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Welcome to the 2021 ISSRNC online conference - Religion and Environment: Relations and Relationality.
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Saturday, February 27 • 2:00pm - 2:45pm
Ecotheology Down Under

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(LIVE conversation with presenters. Please watch the session video beforehand.)

Christian theological reflection on human relationships with the non-human are deeply contextual. Such discourse is dependent upon land/seascape, climate, culture, which in turn shapes how biblical texts are written and embodied. The climate crisis brings a sense of urgency to these conversations in the southern hemisphere. Bushfires have always shaped the Australian landscape, but the climate crisis has resulted in catastrophic bushfires which demonstrate a break in the relationship of humans and country under colonisation. The people of Pasifika have had a close cultural relationship with the ocean, which now in the form of sea level rise threatens those relationships.


This session explores this contextuality in southern hemisphere theological discourse with scholars from Australia and Pasifika. It examines ideas of relationality to climate change related disasters, traditional cultures, and their understanding of climate change and typical texts, and ways of thinking about Sabbath as working with and relating to the non-human.


Chair: Mick Pope


Mick Pope, “Sabbath rest for the land: Mutual obligation and the agency of creation”


Western Christianity can struggle to accommodate ideas such as the personhood of the nonhuman or understand our relationship with them in other than utilitarian terms. The Holiness school of the Hebrew Bible offers a perspective from which to develop such ideas. The first creation story is an aetiological account of both the Sabbath and as such the creation of sacred time. Sabbath observance is a way of maintaining order in creation, mimetically re-enacting the initial ordering acts of God. However, Sabbath observance is not for Israelites alone. The land of Israel itself has a relationship to God prior to the covenant relationship between Israel and God. It too has its own rights and obligations to enjoy Sabbath rest. Grounded in a creation narrative, the mutual Sabbath obligations of land and people may be extended to humanity and the whole earth.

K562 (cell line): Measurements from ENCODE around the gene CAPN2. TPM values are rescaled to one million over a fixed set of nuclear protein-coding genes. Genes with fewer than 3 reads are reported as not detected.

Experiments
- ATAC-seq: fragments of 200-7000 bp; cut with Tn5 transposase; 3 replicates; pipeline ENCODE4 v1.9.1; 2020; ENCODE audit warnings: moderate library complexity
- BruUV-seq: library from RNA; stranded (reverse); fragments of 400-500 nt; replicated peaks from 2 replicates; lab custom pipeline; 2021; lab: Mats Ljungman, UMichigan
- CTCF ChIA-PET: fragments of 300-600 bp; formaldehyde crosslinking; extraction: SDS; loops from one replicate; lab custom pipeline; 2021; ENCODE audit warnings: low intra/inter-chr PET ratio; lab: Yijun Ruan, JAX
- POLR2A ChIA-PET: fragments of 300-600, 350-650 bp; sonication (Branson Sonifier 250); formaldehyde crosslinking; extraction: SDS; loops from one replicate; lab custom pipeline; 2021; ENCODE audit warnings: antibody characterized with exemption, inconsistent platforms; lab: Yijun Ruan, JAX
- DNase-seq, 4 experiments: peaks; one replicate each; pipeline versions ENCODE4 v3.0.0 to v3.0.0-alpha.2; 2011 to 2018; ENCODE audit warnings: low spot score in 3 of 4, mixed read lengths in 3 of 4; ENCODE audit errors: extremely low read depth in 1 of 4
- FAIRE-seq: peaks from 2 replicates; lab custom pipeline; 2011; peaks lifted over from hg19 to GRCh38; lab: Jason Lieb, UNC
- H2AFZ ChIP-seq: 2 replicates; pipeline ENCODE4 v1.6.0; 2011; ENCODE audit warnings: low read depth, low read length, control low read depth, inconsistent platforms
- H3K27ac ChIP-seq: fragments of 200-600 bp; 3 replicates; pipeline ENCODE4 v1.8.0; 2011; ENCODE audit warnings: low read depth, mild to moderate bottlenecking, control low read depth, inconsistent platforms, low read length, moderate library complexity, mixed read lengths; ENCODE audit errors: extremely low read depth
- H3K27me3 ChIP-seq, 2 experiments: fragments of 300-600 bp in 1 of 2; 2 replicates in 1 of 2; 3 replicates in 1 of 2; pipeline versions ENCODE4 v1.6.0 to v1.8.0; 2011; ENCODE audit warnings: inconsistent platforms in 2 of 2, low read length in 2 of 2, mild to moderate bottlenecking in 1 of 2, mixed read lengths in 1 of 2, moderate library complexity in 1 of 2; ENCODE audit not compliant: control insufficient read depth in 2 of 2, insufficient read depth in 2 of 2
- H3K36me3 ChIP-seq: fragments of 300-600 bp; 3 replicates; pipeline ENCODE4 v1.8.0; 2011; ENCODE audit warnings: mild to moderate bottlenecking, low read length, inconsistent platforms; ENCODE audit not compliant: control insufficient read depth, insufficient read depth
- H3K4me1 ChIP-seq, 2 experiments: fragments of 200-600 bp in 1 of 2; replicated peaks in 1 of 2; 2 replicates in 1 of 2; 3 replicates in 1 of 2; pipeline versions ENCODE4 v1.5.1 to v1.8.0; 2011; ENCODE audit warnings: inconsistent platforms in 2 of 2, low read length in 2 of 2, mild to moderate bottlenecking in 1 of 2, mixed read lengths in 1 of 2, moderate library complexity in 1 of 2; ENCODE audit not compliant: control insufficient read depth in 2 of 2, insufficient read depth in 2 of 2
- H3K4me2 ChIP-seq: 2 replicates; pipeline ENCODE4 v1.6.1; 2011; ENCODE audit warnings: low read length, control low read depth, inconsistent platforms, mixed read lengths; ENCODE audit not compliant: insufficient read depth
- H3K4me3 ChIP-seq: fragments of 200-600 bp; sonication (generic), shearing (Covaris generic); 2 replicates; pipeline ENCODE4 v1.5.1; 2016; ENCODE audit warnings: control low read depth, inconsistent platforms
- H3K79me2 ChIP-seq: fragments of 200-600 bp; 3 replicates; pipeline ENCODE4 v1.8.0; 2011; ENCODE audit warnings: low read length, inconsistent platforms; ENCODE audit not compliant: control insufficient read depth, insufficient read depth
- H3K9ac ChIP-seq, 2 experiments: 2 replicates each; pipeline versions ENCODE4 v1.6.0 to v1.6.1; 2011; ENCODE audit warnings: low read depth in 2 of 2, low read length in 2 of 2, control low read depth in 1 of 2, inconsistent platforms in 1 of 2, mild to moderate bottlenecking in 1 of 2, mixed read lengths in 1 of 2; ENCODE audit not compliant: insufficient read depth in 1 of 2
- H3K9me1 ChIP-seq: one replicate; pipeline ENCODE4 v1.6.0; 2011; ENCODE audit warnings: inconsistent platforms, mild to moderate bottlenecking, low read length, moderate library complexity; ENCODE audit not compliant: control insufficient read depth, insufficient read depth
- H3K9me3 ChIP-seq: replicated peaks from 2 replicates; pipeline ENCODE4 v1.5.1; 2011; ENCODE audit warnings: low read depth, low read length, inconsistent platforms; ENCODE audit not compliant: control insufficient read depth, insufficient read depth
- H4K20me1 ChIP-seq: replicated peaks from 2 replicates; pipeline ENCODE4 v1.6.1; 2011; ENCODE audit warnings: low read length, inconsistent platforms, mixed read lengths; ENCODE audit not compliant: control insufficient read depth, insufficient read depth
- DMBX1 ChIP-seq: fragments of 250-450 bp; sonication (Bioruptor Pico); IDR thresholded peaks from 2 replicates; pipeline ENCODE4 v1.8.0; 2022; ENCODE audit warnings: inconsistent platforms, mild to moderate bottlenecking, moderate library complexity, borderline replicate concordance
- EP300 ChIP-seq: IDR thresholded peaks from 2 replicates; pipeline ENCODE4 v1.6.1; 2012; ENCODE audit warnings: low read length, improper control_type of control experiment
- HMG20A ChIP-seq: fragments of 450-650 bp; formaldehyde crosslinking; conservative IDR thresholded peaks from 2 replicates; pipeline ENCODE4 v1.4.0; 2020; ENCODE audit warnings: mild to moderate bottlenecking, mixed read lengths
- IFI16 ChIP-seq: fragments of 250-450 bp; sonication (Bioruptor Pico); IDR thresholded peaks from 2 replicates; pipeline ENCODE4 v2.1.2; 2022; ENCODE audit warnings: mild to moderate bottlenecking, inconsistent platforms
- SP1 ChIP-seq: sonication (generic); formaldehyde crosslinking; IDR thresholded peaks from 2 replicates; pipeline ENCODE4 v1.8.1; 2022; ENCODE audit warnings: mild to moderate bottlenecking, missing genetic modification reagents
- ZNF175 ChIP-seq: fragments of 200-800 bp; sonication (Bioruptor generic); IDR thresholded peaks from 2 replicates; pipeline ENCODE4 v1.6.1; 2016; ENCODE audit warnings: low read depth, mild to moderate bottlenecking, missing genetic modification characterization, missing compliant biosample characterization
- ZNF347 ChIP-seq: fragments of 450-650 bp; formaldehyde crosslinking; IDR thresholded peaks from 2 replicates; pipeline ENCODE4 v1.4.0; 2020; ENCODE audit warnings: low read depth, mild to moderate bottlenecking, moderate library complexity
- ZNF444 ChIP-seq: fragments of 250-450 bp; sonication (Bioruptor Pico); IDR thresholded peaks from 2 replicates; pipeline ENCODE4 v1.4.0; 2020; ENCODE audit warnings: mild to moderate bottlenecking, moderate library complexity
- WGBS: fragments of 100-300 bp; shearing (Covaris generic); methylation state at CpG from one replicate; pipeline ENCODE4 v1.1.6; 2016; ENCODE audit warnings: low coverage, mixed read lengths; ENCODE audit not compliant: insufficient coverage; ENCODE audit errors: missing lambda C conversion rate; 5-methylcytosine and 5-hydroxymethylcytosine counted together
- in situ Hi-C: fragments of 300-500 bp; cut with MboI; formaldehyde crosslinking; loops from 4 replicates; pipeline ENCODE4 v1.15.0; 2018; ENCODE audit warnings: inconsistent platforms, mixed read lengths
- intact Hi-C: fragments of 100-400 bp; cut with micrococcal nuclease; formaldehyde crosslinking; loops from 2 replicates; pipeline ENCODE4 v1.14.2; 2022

Di Rayson, “Fire in the Hills: The Australian Black Summer of Bushfires, Ritual, and Relationality”


The 2019-20 summer in Australia was characterised by fire. After several years of prolonged drought, increased winter temperatures, and poor fire prevention (such as the inability to conduct small fire burn offs to reduce fuel loads), in June 2019 the first of hundreds of fires started--fires that would grow and combine and form massive firestorms, burning much of the east coast of Australia and affecting all states, burning until May 2020. At its worst, the air quality in Australia was the worst in the world, and smoke smudged the glaciers of New Zealand before circling the globe and again darkening the Australian sky. This paper will reflect on the experience of Black Summer and examine its religious and theological implications. It utilises the theology of relationality of Dietrich Bonhoeffer and insights from neuroscience and ecology, to reinterpret the place of humans in relation to other-than-human fellow creatures and landscapes. It draws on ritual and servant practices in the landscape, including shinrin-yoku and Indigenous fire practices, that might assist in re-establishing relationships and provide opportunities for healing after the trauma of the fires. Finally, it contextualises relationality in the Anthropocene and asks what Homo cosmicos citizenship might entail.